A relationship is built on trust – irrespective of whether it is between two colleagues, two nations and between companies and their customers.
To build trust, we sometimes have to go that ‘extra mile’; a term that seems to be the buzzword, especially in the case of startups or entrepreneurs. It is promising to hear every entrepreneur making an effort in this regard and I hope these insights help them in their journey.
The Importance Of Knowing Your Customer
This is arguably the first or rather, the thumb rule of business. It doesn’t matter whether you sell to institutions or millennials; you need to know your customers well enough to ensure consistency in business. How do we define ‘well enough’? With every transaction or experience, an understanding of each customer is enhanced and the relationship deepens. With regards to your company, this means additional responsibility to ensure customer delight. Findings from the ASCENT EY research report on customer service as a rider of scalability prove that entrepreneurs understand the importance of being in sync with customer needs. However, it is important for them to understand that not everything boils down to artificial intelligence or data science.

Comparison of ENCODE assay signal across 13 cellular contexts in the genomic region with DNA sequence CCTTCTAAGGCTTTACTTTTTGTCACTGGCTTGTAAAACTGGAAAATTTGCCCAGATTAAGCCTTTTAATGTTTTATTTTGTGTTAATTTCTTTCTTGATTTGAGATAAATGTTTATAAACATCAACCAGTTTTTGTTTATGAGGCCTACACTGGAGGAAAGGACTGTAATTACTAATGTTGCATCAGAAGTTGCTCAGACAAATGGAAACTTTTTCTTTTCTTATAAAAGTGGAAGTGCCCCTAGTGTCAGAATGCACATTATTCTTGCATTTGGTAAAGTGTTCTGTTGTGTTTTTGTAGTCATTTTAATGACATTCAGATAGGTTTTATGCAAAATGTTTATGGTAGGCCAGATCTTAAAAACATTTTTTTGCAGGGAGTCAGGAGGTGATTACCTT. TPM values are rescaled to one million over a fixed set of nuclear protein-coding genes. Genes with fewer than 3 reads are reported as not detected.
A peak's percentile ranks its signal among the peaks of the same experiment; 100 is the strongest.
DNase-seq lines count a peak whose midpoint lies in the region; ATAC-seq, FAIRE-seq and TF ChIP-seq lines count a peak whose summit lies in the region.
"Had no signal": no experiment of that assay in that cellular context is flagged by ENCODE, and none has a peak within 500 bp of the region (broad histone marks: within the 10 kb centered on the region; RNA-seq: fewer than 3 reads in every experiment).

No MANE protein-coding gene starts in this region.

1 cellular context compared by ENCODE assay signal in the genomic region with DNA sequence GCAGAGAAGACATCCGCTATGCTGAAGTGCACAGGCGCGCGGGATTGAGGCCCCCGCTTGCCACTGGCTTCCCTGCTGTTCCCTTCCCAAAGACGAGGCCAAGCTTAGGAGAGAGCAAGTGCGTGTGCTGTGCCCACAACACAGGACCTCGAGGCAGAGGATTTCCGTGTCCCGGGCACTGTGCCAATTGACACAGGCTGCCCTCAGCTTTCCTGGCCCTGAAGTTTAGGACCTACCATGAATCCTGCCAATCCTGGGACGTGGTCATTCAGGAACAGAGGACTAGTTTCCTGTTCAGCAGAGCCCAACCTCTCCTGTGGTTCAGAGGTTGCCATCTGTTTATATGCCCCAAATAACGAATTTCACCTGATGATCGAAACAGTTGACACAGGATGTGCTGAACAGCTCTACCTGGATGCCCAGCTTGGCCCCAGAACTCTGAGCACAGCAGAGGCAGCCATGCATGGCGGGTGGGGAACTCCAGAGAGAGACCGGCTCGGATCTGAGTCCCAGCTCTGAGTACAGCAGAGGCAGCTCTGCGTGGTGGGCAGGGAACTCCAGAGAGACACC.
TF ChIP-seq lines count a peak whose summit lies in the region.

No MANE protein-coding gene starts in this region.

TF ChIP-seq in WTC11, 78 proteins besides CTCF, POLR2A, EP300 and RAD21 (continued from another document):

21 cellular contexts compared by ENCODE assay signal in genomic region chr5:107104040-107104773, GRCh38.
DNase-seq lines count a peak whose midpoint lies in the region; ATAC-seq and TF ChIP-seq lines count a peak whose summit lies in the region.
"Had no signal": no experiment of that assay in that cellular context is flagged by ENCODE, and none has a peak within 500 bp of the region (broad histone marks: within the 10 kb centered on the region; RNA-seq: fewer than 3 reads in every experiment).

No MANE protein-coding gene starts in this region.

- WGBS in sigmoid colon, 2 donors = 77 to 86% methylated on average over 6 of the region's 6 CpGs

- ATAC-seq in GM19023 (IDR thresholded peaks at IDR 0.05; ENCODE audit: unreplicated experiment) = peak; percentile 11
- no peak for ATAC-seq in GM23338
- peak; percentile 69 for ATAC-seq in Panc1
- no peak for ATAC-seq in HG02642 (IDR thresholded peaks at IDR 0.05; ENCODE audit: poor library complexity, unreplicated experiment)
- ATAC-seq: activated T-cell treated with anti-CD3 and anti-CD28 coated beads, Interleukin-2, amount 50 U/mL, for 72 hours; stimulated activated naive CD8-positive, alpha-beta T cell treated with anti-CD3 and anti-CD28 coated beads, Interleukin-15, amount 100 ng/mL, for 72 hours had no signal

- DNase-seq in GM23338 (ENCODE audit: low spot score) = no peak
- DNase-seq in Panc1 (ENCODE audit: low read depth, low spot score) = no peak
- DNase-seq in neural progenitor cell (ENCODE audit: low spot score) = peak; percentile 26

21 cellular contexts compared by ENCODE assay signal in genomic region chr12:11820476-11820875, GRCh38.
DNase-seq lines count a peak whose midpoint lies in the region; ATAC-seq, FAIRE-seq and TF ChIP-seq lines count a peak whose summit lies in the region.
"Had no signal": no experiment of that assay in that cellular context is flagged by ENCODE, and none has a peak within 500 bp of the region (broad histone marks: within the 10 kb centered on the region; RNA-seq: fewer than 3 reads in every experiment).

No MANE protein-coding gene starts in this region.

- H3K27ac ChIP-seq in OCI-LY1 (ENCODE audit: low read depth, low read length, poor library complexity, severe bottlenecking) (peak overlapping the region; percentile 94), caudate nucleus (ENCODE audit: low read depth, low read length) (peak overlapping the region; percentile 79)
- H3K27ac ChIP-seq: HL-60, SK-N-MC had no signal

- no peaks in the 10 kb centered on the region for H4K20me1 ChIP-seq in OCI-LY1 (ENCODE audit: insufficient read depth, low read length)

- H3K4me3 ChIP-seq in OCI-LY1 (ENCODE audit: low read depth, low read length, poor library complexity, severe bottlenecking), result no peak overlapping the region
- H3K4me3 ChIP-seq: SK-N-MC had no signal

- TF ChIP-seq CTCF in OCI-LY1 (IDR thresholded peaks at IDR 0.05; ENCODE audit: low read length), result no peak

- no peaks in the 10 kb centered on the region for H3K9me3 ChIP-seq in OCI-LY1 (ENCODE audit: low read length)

The reality of limited budgets and the mighty ask of customer satisfaction at the same time also involve a basic application of the human mind – the ‘art’ which goes in hand with the ‘science’ of customer service. For example, your customers expect improvement in your product because of competition or market forces, but you may be too stretched to make improvements.
At such times, if you ensure that your customers remain loyal and achieve the desired revenue, then you have created a product/offering after knowing them well enough. I am a firm believer that when you maintain your relationship despite setbacks or keep them interested in your offering even if it is repetitive, you have hit the right chord.
Related Article: Service Recovery: Turn unhappy customers into loyal fans
“Customer First” Approach
Even before you start your business, you must evaluate whether your proposition will create value for customers. That is the closest you can get to applying the customer first approach.
Is it possible to place your customer first even if you don’t have the manpower or monies to delight them? Yes. Customers appreciate brands that make an effort. There may be two hairdressers across the street from each other that cater to the same set of customers. While the larger one may have money to invest on ambience or value added services; the other may boast of expertise. There is an equal chance or level playing field for both players since customers may choose either option. However small a scale you operate on, it is still possible to keep your customer first or make them happy, in other words.